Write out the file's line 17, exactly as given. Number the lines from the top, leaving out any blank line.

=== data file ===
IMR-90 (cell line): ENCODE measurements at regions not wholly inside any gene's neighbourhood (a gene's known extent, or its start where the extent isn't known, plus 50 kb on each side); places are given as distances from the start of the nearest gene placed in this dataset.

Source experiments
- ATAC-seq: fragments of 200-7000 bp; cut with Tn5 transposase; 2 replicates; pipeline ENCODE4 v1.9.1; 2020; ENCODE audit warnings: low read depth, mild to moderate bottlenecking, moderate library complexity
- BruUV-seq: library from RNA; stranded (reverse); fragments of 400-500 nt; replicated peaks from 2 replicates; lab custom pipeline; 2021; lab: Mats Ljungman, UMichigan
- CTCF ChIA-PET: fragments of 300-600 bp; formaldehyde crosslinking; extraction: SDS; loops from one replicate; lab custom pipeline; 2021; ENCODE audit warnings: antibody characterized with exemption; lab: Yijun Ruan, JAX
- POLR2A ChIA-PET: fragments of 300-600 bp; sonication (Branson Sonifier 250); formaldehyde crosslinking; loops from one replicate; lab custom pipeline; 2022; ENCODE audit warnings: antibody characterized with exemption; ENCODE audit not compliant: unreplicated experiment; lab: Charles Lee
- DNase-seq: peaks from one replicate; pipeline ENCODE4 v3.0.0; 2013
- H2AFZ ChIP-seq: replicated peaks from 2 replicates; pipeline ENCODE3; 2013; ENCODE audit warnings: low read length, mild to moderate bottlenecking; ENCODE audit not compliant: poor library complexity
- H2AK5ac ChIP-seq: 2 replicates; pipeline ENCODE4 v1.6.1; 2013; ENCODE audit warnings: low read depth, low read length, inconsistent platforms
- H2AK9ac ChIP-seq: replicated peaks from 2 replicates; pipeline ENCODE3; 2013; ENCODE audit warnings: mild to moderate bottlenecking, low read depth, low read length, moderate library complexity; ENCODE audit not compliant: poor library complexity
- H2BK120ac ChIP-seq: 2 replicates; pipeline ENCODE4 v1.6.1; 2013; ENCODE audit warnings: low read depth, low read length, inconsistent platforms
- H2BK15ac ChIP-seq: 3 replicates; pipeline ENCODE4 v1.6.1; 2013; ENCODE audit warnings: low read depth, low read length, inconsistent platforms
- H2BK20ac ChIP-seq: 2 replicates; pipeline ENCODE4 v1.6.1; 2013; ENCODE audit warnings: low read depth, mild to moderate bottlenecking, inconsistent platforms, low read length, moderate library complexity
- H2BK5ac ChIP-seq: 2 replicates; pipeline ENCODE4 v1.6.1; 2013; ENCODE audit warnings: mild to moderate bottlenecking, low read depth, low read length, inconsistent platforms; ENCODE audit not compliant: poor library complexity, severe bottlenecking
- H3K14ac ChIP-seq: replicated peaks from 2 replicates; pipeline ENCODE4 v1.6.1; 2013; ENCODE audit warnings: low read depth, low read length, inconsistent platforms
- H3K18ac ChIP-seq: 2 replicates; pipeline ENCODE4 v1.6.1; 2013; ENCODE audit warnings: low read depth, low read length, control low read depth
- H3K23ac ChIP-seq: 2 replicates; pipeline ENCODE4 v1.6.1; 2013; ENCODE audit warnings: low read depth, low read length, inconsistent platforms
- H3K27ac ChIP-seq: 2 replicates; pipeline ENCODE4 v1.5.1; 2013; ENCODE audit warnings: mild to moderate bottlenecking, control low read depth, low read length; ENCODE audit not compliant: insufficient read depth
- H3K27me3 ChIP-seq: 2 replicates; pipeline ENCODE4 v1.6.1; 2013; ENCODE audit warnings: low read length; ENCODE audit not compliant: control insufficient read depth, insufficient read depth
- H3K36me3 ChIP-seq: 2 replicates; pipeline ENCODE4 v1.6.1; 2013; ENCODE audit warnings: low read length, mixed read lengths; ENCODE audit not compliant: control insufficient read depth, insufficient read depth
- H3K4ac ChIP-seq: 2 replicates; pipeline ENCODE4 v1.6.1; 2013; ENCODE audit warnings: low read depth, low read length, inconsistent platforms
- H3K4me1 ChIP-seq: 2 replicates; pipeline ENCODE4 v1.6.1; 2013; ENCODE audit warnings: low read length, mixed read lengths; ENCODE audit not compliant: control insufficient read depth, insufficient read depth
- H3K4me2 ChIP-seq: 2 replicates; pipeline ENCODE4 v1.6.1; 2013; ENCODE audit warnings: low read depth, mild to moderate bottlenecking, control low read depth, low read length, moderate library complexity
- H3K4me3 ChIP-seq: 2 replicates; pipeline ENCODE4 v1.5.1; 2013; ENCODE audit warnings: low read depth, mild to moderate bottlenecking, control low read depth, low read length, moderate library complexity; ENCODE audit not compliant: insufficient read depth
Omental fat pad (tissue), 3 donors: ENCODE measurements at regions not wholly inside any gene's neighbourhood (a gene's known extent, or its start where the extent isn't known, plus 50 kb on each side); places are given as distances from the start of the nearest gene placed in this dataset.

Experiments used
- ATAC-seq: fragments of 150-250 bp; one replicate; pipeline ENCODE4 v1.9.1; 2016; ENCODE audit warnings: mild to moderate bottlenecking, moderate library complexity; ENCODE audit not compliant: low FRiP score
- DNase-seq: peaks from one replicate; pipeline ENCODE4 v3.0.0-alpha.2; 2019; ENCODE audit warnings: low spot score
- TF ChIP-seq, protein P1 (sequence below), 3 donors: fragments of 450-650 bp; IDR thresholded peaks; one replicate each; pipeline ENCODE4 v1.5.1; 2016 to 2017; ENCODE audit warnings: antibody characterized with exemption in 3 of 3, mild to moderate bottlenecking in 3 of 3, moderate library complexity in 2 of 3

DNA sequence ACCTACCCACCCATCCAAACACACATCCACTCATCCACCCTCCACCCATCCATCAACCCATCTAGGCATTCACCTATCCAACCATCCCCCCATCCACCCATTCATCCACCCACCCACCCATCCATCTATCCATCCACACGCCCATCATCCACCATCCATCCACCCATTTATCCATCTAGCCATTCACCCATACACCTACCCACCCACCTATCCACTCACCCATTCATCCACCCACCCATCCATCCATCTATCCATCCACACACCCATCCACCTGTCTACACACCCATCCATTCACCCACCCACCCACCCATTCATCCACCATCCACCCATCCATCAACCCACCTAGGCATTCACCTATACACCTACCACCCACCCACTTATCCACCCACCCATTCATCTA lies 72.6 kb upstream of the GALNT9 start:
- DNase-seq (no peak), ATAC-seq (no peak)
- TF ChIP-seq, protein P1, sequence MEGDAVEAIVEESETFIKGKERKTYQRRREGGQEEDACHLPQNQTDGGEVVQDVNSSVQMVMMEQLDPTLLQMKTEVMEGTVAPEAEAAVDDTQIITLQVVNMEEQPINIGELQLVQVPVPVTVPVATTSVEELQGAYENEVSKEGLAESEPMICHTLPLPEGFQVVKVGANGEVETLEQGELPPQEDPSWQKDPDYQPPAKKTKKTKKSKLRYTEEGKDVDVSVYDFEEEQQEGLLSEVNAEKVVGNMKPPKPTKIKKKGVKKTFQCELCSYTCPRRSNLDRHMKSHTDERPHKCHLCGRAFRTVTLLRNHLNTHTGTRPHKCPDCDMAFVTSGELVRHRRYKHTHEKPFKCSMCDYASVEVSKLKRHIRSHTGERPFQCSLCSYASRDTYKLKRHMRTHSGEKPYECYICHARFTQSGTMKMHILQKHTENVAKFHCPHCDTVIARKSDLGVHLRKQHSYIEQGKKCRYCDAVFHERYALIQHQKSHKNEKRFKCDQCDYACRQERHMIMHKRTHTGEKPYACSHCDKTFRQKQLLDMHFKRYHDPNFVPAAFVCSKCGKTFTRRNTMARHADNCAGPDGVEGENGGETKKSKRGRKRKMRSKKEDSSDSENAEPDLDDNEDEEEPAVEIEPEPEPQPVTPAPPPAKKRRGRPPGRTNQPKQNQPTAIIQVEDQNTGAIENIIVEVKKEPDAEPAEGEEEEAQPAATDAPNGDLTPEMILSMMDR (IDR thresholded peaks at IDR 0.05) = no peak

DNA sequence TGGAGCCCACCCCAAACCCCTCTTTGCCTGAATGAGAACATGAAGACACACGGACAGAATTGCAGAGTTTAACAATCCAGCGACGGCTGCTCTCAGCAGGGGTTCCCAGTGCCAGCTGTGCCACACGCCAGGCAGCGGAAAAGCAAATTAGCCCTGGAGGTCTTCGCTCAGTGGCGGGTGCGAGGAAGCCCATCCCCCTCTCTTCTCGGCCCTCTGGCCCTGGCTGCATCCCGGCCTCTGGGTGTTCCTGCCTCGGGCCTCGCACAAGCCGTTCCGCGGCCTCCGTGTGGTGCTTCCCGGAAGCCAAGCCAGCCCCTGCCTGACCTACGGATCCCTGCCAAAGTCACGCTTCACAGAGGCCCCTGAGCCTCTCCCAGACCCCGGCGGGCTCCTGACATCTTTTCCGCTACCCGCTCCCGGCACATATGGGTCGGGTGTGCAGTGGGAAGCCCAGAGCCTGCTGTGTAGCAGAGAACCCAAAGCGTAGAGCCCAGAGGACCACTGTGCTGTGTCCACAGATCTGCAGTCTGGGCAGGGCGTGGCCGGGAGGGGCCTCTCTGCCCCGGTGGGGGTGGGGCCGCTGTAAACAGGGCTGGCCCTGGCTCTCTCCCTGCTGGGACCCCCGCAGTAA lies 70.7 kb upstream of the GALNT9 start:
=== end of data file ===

- H3K23ac ChIP-seq: 2 replicates; pipeline ENCODE4 v1.6.1; 2013; ENCODE audit warnings: low read depth, low read length, inconsistent platforms